Most homeowners do not have to pay tax on the sale of their home. This is due to the Internal Revenue Service allowing you to exclude capital gains of up to $250,000 from a sale of your primary residence (if you qualify). However, before you leave capital gains off your tax return, there are some things that you need to know to ensure that you are fully compliant with the laws.
The Exclusion Only Applies To Primary Homes
To qualify for the exclusion on your tax return, the home you have sold will need to have been your primary residence. If you live and own more than 1 property, you can nominate one as your primary home.However, you cannot change this only to get a tax concession. There are certain tests which the IRS will apply to ensure that the nominated home is your primary residence. Some of the factors in these tests will include where you work, where your family spends the majority of their time and where you vote.
Amount of Time You Lived In the Home Is Important
If you want to claim the exemption for the sale of the property, you will need to have lived in the house for at least 2 out of the last 5 years before the sale. It is important to note that the 24 months do not have to be concurrent. You will still qualify if you lived in the house for 18 months, moved out for a year and then moved back in for a further 6 months.
Amount of Time You Owned the Home Is Also Important
The amount of time that you have lived in the house is important, but you also need to have owned the home for a set amount of time. In the 5 years prior to the sale of the house, you will need to have owned it for at least 2 years. These months also do not have to run concurrently.
Unforeseen Circumstances Stop The Ownership And Residency Tests
If you experience any unforeseen circumstances which prohibit your ability to remain in the house for the required time, you may still be eligible for the exemption.Unforeseen circumstances include serious illness, a family death or your job moving to a location more than 50 miles away. If you experience any of these circumstances, you can still apply for exclusion if you sell the house before the 2-year qualifying period.
Your Maximum Deduction Could Be Less Than $250,000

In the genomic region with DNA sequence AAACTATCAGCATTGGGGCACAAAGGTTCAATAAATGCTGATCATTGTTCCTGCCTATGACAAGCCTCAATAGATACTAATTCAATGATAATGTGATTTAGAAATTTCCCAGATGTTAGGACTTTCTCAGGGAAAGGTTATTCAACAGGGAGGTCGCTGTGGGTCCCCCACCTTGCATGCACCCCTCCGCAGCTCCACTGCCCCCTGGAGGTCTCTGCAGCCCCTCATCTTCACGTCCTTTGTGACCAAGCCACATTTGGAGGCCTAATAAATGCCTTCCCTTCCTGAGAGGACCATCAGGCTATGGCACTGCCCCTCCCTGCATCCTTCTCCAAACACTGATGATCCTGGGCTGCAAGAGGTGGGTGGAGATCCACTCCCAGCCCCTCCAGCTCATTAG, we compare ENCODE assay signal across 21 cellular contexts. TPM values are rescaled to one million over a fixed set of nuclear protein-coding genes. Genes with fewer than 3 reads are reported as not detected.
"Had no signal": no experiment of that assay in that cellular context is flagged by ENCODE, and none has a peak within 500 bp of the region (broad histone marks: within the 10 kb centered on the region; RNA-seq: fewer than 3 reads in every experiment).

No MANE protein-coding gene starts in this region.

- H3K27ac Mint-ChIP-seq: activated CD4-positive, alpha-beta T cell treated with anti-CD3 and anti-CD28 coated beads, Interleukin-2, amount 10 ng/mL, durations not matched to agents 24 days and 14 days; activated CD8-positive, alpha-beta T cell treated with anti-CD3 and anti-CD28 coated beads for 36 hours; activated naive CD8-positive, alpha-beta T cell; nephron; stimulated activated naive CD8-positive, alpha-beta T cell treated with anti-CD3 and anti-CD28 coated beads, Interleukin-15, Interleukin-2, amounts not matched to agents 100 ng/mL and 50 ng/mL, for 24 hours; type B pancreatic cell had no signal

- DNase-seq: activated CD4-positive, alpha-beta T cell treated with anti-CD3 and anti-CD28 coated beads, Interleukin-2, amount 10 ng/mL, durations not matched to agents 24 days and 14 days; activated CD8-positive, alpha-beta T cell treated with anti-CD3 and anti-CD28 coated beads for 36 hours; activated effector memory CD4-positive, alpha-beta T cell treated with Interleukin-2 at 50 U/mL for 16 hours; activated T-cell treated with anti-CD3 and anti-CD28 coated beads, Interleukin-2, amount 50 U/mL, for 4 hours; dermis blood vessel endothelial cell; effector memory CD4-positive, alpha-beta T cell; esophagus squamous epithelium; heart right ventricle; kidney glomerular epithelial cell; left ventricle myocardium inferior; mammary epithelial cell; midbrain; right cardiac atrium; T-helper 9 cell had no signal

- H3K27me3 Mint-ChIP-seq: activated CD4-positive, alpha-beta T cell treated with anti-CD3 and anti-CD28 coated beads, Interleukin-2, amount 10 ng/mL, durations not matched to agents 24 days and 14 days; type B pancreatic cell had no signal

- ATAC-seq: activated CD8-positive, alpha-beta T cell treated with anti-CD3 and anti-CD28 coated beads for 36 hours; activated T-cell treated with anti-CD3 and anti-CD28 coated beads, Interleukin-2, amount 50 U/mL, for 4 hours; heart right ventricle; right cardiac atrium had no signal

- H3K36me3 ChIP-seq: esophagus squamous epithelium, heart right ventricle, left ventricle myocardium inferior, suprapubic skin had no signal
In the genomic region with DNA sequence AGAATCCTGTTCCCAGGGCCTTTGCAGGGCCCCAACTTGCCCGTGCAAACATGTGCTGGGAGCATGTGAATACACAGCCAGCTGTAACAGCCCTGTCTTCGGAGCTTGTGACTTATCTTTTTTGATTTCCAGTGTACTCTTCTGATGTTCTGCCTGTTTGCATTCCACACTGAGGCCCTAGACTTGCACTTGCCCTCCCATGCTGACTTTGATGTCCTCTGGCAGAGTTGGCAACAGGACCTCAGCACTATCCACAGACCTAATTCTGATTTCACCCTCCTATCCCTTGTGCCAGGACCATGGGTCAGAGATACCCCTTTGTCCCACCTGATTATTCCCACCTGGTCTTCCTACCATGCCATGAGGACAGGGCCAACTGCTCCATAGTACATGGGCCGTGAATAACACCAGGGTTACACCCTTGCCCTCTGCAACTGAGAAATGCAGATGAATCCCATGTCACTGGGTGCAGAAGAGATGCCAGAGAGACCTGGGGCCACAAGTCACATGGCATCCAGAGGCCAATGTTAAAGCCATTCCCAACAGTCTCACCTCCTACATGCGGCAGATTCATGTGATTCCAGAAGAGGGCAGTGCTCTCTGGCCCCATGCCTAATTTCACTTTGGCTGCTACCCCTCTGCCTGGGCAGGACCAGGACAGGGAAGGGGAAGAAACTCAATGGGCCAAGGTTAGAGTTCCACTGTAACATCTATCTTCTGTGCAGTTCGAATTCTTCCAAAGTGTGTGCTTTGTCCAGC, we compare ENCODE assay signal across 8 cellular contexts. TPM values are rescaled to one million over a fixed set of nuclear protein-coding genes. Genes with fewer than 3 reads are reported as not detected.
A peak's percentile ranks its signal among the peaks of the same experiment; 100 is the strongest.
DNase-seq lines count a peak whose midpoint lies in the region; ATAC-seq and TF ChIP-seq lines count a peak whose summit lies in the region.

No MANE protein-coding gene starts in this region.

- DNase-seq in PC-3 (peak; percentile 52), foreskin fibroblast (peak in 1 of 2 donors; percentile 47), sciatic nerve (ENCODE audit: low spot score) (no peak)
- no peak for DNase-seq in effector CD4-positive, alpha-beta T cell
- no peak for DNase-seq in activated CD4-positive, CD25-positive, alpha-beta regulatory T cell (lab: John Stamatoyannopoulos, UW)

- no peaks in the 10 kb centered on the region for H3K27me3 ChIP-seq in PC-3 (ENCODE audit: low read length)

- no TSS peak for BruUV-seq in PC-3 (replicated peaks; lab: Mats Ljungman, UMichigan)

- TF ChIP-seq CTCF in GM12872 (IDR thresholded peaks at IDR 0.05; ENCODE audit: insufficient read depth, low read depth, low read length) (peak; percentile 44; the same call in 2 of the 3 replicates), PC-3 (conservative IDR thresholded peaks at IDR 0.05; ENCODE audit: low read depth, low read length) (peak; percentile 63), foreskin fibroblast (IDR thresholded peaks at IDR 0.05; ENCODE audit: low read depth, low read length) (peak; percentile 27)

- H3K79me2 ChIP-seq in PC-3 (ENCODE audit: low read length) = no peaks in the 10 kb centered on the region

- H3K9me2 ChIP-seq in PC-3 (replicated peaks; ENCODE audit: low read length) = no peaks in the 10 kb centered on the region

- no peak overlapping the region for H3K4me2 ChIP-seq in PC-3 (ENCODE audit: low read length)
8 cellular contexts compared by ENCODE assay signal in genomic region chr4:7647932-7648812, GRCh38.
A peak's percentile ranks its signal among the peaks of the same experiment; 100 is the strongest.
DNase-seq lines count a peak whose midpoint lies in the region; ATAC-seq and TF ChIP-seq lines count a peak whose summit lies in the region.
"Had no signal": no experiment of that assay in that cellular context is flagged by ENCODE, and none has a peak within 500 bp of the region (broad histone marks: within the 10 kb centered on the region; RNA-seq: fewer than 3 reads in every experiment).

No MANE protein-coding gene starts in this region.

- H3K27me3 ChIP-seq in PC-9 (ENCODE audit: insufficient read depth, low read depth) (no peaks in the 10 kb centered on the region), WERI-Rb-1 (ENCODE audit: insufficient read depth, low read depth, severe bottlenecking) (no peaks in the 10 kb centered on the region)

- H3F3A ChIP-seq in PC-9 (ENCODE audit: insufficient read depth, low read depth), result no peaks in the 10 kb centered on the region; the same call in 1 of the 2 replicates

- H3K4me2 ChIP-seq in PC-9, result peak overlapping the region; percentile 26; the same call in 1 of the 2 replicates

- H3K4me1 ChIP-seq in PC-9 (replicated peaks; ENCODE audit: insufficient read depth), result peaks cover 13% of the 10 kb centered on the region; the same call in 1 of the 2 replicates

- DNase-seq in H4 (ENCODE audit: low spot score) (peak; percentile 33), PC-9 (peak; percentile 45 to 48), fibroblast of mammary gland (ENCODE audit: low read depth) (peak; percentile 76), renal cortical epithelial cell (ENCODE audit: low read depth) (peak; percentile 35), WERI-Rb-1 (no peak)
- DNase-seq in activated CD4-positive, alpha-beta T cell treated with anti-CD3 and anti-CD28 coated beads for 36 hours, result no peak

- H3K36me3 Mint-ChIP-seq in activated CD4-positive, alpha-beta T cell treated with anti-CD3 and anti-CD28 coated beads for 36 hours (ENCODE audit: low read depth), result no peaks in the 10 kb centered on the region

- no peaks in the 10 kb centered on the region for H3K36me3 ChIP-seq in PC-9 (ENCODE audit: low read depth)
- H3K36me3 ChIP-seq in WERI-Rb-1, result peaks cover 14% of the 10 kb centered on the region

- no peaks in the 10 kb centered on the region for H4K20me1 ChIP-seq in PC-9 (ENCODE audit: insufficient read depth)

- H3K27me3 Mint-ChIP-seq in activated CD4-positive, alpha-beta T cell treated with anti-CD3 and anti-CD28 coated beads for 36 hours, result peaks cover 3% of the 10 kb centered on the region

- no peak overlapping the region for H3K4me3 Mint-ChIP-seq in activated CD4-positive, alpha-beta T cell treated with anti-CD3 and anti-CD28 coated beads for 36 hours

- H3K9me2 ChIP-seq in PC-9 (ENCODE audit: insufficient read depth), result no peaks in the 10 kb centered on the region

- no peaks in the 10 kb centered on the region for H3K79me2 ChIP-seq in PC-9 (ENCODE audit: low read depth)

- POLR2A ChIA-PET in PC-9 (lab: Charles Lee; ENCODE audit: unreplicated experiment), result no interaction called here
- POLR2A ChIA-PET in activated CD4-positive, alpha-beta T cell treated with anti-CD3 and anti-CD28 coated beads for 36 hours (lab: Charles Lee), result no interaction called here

For most homeowners, they will be able to deduct the gain of up to $250,000 from the sale of the house.However, if you have claimed through the unforeseen circumstances exclusion, you might be eligible for a part deduction only. If you have met all of the criteria, you will be able to deduct $250,000, but if you sell your home due to unforeseen circumstances 6 months into the qualifying period you can claim a fourth of this amount.
Married Couples May Qualify for Double
If you are a married couple that files joint returns, you can deduct capital gains from the sale of your home up to $500,000. To be eligible for this, both partners will need to qualify in terms of residency. The couple does not have to co-own the home and only one person will need to meet the ownership requirements.
There Is No Limit On The Number Of Times You Can Use This
Main residence tax exclusion is not a one-time deal. If you buy a home, live in it for 2 years and then sell it, you can exclude capital gains for your first home or your tenth home. As long as you meet the exclusion criteria you will be able to use this tax break.
Your Gains Could Be Lower Than You Think
When you sell a home you incur a range of expenses which lowers your gains. The costs of improving your home over the course of your ownership may also be deducted from the sale price to lower your taxable gains.However, regular home repairs which keep your home in a habitable condition such as fixing the gutter cannot be deducted.
You Do Not Have To Report The Gain In Most Cases
If you qualify for the exclusion, you will not have to report the sale of your home to the IRS.However, if you can only exclude part of the capital gain you will need to report it. You also need to report the gain if the IRS has sent you an income reporting form such as the 1099-S form.
Home Sale Losses Are Not Tax Deductible
It is important to note that any home sale losses cannot legally be deducted from your taxable income. The exclusion in these cases will apply only to capital gains. If you do make a loss on the sale of your home, you will generally not have to report this as it is not a gain.
** This article is meant for information purposes only. I am not an attorney, accountant, or your personal advisor. Be sure to verify all of this information with a tax professional to see if you qualify before claiming the deduction.
Your Realtor, Kerryann Pray
Keller Williams NWRE LLC